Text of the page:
Jessica Kingsley Publishers
The catchy title led me to question whether this is a serious study. I’m still not sure. The aim is to help women understand the male Asperger’s mind and help men with it to see things from their partner’s perspective. It covers a lot from loneliness and lack of public displays of affection to romantic expectations and sex.
Each topic has a brief chapter describing the problem, quotes from men with Asperger’s on the matter, ideas on what to do and a positive note. The explanations are clear and the advice honest and realistic but I found the positive notes rather bleak. “You will not become complacent. You will constantly be challenged from within and without to be creative, to find new ways to keep romance alive,” reads one, while another suggests “you may acquire more patience than you ever thought possible”.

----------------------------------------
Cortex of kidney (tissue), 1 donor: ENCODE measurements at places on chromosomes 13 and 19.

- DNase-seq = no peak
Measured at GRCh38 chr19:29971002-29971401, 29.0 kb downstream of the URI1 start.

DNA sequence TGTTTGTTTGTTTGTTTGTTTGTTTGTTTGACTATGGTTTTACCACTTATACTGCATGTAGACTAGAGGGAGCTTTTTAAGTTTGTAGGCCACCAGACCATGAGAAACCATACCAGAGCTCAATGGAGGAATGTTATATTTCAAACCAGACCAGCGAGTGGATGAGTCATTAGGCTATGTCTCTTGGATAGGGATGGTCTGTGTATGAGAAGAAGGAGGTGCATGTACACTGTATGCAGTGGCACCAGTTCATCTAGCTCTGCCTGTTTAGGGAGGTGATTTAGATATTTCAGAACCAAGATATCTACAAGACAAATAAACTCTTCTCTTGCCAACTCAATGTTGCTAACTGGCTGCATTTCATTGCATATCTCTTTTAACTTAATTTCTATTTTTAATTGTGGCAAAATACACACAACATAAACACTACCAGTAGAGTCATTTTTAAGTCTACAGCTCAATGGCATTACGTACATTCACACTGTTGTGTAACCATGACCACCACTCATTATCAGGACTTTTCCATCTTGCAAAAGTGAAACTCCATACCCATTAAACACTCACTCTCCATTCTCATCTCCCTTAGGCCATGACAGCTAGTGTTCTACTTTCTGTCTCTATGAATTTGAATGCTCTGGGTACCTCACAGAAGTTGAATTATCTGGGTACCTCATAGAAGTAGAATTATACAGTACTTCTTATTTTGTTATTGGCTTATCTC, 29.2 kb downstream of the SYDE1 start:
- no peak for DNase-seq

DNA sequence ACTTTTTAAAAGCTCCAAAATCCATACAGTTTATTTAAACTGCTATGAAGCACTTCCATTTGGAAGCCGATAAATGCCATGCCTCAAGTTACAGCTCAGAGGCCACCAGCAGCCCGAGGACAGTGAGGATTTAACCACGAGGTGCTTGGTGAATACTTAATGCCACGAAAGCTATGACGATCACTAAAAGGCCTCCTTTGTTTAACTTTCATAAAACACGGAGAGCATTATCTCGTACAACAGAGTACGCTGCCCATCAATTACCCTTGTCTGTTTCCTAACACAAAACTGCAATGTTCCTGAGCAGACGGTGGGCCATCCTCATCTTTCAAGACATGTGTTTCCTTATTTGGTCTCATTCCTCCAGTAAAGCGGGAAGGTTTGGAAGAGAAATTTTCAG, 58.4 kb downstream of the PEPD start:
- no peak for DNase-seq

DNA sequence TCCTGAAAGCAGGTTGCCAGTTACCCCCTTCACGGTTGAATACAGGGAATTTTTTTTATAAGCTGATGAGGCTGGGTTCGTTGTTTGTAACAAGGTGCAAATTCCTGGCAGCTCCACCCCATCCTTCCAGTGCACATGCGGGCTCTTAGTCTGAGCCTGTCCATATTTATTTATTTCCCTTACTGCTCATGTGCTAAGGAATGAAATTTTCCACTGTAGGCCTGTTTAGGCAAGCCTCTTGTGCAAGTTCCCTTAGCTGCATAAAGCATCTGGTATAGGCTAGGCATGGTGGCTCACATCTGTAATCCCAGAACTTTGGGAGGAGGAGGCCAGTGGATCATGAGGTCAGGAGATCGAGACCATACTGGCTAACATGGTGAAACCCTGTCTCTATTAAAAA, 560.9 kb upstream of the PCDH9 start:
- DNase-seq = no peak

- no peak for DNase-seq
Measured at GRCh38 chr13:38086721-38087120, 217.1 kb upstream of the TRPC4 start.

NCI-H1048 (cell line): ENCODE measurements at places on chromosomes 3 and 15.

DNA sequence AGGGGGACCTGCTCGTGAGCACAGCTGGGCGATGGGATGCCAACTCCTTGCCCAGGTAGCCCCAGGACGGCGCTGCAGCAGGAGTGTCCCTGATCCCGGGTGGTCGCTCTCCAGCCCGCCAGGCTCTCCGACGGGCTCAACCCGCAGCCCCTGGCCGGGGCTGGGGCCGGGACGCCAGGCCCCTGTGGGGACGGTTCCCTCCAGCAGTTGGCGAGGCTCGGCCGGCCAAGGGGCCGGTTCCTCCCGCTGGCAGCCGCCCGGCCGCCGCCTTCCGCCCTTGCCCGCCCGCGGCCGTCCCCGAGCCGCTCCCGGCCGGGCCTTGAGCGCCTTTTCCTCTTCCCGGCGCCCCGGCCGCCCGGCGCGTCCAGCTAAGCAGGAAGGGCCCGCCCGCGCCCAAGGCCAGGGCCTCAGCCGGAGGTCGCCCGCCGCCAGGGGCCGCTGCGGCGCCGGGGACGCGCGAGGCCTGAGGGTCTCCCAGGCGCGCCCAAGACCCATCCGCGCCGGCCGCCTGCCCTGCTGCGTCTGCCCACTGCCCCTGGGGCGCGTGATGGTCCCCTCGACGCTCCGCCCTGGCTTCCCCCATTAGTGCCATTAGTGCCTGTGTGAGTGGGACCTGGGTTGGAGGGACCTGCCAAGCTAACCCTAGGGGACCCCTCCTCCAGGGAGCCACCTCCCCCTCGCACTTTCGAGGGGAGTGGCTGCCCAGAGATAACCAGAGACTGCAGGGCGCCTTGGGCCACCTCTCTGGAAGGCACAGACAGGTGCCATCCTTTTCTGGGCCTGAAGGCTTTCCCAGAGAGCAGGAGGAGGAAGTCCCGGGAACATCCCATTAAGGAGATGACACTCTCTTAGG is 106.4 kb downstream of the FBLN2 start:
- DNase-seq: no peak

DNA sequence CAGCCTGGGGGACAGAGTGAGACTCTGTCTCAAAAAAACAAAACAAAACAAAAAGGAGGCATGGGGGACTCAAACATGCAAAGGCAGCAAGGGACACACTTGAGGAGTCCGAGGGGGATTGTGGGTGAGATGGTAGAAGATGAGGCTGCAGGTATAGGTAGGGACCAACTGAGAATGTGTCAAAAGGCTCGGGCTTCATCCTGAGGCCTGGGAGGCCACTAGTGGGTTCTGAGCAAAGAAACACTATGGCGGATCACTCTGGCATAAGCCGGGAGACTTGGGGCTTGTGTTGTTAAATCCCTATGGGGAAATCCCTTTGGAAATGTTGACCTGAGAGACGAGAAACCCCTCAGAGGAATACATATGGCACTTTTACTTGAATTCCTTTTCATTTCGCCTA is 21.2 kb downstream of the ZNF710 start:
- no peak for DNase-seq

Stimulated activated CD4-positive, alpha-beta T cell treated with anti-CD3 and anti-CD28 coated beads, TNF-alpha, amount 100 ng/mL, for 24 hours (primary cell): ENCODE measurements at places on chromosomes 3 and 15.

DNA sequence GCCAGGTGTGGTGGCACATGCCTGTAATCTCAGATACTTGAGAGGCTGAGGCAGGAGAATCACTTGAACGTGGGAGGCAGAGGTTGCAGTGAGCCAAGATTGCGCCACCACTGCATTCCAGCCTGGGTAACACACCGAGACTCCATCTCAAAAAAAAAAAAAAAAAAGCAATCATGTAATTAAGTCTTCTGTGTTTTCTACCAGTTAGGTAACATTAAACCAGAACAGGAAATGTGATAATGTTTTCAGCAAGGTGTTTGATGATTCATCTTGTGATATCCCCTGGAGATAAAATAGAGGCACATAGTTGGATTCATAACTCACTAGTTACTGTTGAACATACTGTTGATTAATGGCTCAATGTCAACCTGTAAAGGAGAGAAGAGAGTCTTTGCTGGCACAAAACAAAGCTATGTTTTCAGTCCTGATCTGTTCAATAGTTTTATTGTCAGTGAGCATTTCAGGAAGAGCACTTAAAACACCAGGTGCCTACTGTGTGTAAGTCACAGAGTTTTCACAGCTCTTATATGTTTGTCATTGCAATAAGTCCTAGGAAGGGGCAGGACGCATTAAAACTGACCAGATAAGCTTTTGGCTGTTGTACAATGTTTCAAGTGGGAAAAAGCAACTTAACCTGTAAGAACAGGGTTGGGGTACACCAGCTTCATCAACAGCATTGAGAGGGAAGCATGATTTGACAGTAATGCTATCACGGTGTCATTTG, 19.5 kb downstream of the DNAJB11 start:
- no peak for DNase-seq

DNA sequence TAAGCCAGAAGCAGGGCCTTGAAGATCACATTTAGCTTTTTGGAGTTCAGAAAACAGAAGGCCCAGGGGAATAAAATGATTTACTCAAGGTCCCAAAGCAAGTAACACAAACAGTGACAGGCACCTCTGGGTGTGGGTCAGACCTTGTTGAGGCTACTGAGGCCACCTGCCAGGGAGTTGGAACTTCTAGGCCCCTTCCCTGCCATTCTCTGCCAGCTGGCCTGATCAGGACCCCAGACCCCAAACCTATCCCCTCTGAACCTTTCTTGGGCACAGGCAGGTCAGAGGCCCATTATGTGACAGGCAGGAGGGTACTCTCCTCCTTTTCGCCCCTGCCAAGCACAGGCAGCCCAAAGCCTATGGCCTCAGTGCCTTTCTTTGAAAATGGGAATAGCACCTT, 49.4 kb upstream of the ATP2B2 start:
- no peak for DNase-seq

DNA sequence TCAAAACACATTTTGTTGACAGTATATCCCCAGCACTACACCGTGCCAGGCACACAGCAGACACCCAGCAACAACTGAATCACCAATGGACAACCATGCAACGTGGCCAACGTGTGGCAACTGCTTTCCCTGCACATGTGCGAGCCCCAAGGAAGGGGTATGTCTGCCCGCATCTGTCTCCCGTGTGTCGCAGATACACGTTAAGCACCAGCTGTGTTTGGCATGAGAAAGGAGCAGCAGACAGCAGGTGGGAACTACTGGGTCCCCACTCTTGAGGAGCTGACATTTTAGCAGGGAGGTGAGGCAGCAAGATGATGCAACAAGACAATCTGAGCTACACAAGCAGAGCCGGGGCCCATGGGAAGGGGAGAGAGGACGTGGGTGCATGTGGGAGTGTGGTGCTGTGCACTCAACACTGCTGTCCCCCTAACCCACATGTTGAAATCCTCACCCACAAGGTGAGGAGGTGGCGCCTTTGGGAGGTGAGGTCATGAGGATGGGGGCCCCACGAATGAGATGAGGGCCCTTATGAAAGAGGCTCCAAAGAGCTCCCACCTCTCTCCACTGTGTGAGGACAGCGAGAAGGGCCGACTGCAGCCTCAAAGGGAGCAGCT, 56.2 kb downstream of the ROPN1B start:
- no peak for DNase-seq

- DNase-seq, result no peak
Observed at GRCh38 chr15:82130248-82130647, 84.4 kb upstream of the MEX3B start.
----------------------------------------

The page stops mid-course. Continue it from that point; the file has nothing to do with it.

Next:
There is the occasional reference to trying to tackle problems such as poor communication and mismatched expectations but the general message is one of coming to terms with and accepting the behaviour of your male partner with Asperger’s because he’s unlikely to change. The strongest message is to get a diagnosis, one with which I heartily agree.
Jenny Ravenhill is the principal psychologist for the National Autistic Society